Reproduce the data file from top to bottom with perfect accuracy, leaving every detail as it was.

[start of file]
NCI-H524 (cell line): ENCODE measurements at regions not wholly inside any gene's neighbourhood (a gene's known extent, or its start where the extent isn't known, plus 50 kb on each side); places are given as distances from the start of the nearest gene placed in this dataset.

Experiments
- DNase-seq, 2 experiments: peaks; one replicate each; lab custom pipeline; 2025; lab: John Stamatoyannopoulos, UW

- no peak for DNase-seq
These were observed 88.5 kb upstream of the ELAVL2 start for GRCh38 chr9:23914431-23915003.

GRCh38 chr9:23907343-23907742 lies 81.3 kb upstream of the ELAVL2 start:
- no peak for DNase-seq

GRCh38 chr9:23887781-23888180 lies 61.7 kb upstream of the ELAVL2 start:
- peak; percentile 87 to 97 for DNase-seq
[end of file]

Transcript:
NCI-H524 (cell line): ENCODE measurements at regions not wholly inside any gene's neighbourhood (a gene's known extent, or its start where the extent isn't known, plus 50 kb on each side); places are given as distances from the start of the nearest gene placed in this dataset.

Experiments
- DNase-seq, 2 experiments: peaks; one replicate each; lab custom pipeline; 2025; lab: John Stamatoyannopoulos, UW

- no peak for DNase-seq
These were observed 88.5 kb upstream of the ELAVL2 start for GRCh38 chr9:23914431-23915003.

GRCh38 chr9:23907343-23907742 lies 81.3 kb upstream of the ELAVL2 start:
- no peak for DNase-seq

GRCh38 chr9:23887781-23888180 lies 61.7 kb upstream of the ELAVL2 start:
- peak; percentile 87 to 97 for DNase-seq